We munched cookies and apples, with cases of bottled water near at hand. We listened to the professor as she began teaching the summer field course that would excavate the site. She is Professor Hadley Kruczek-Aaron, Associate Professor and Chair in the Department of Anthropology and Archaeology at the State University of New York at Potsdam—to be referred to here as her students did “Dr. Kay-Ay.”
            Dr. Kay-Ay was wearing a t-shirt and jeans, and a baseball cap with her blond hair sticking out of the back strap. Speaking in an elegant alto pitched voice, she gestured towards the building next to the field where Bryan Wolofsky, the current owner of the land, had his office. After five years of lawyers wrangling over liability issues, she told us Bryan had finally declared: “Insurance risks be damned! I really wanted to do this. I love history. This is how we learn stuff. If you don’t know where you’re coming from, you don’t really understand where you are.”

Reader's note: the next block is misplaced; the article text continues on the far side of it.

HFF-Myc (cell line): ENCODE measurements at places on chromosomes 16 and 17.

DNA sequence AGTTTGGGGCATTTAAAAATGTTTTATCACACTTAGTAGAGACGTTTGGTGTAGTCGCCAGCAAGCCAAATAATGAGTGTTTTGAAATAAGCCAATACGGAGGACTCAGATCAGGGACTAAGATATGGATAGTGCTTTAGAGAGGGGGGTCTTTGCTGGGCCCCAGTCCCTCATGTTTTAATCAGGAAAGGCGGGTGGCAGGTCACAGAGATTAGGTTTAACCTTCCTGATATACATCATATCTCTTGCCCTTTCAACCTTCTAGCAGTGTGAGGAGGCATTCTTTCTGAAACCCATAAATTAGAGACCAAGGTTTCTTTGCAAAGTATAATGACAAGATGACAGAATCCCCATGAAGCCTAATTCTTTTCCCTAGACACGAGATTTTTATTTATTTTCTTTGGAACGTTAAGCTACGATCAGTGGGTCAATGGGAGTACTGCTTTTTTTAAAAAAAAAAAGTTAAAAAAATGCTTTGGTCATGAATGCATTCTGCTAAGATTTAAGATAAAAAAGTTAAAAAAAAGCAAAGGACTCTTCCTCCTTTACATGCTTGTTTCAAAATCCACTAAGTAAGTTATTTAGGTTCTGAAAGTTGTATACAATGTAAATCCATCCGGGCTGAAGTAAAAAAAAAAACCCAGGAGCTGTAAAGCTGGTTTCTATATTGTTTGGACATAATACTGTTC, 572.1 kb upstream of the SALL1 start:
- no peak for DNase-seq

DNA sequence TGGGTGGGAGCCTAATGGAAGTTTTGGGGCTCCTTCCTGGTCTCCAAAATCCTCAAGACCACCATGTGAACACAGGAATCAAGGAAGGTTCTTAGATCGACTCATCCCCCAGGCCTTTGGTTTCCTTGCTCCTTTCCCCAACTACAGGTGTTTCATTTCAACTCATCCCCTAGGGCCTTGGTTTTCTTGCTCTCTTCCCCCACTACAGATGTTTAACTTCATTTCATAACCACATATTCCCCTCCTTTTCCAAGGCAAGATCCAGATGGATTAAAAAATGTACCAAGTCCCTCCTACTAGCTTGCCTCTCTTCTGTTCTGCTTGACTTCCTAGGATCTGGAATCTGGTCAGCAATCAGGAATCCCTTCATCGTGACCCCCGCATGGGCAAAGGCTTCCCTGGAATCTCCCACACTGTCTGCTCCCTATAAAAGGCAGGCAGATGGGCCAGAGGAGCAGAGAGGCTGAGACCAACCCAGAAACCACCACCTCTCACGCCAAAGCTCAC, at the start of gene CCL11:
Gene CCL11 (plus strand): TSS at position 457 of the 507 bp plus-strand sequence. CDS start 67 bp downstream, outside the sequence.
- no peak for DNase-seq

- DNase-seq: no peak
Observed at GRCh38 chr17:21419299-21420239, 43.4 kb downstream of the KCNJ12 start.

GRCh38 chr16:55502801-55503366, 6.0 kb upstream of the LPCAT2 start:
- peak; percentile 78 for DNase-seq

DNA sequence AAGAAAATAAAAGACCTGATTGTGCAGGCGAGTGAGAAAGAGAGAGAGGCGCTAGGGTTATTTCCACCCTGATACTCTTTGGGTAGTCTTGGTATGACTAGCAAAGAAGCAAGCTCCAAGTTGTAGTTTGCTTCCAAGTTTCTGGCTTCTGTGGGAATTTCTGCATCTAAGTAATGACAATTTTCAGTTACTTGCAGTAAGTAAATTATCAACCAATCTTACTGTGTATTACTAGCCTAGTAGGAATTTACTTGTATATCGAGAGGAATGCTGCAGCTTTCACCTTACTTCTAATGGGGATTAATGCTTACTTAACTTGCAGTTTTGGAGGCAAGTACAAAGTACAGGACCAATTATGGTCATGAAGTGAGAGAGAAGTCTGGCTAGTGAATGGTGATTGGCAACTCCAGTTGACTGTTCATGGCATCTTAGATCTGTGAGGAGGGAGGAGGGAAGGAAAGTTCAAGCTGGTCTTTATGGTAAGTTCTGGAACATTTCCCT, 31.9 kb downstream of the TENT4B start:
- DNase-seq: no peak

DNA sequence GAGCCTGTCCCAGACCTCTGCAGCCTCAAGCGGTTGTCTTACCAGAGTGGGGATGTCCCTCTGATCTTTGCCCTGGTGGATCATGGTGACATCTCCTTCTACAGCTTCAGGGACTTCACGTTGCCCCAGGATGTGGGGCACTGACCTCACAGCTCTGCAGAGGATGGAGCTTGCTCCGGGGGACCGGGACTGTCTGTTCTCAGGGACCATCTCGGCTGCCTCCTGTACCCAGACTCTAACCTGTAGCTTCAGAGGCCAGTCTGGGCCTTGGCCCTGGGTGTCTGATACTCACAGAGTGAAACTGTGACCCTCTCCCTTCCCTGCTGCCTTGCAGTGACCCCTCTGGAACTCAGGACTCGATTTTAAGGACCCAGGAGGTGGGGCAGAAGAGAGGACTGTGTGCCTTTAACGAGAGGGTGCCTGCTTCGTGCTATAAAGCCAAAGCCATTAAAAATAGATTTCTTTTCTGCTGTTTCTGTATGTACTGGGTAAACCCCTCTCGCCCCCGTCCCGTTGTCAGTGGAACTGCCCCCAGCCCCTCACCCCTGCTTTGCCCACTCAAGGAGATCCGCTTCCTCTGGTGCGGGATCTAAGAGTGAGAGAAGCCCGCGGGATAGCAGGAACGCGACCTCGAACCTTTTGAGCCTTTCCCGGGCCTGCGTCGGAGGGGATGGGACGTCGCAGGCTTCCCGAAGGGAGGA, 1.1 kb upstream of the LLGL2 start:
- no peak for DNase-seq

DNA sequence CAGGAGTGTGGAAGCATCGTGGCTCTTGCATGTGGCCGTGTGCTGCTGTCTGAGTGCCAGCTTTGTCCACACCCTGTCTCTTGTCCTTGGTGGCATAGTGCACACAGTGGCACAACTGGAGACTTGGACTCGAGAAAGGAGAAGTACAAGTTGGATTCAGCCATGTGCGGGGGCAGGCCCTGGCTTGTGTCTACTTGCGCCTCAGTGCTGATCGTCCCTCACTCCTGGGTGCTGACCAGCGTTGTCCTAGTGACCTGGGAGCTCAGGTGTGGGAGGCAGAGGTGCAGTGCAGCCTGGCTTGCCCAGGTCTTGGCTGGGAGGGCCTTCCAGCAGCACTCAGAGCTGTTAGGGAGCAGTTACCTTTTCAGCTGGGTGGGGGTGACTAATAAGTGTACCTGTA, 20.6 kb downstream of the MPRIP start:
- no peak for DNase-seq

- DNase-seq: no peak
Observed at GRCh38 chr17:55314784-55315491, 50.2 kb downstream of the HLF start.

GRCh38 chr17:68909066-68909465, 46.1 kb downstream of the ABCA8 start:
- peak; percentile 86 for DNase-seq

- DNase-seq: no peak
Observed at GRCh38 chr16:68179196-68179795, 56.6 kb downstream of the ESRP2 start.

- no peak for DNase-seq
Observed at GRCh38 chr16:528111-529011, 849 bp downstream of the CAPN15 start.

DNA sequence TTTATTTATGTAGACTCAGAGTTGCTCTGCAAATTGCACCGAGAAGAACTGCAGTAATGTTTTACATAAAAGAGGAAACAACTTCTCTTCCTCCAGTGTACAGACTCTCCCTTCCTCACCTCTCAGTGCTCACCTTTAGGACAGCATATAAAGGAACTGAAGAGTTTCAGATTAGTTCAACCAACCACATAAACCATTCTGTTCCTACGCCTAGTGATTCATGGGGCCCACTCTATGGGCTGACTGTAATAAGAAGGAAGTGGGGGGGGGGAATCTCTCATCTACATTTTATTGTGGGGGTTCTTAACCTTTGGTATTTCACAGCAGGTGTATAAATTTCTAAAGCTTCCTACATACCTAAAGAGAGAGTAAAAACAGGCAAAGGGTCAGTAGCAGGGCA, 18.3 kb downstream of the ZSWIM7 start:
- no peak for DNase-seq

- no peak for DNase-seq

She briefly described the story of Camp Union (as told to you earlier) from contemporaneous accounts. An 1865 map had the words “parade around” penciled in where a car dealership was now. She had been attracted to the 5 acre still undeveloped area of the site because of what she called “an anomaly” in a Google image of the site. It showed a large rectangle of oddly colored grass that probably covered a building foundation.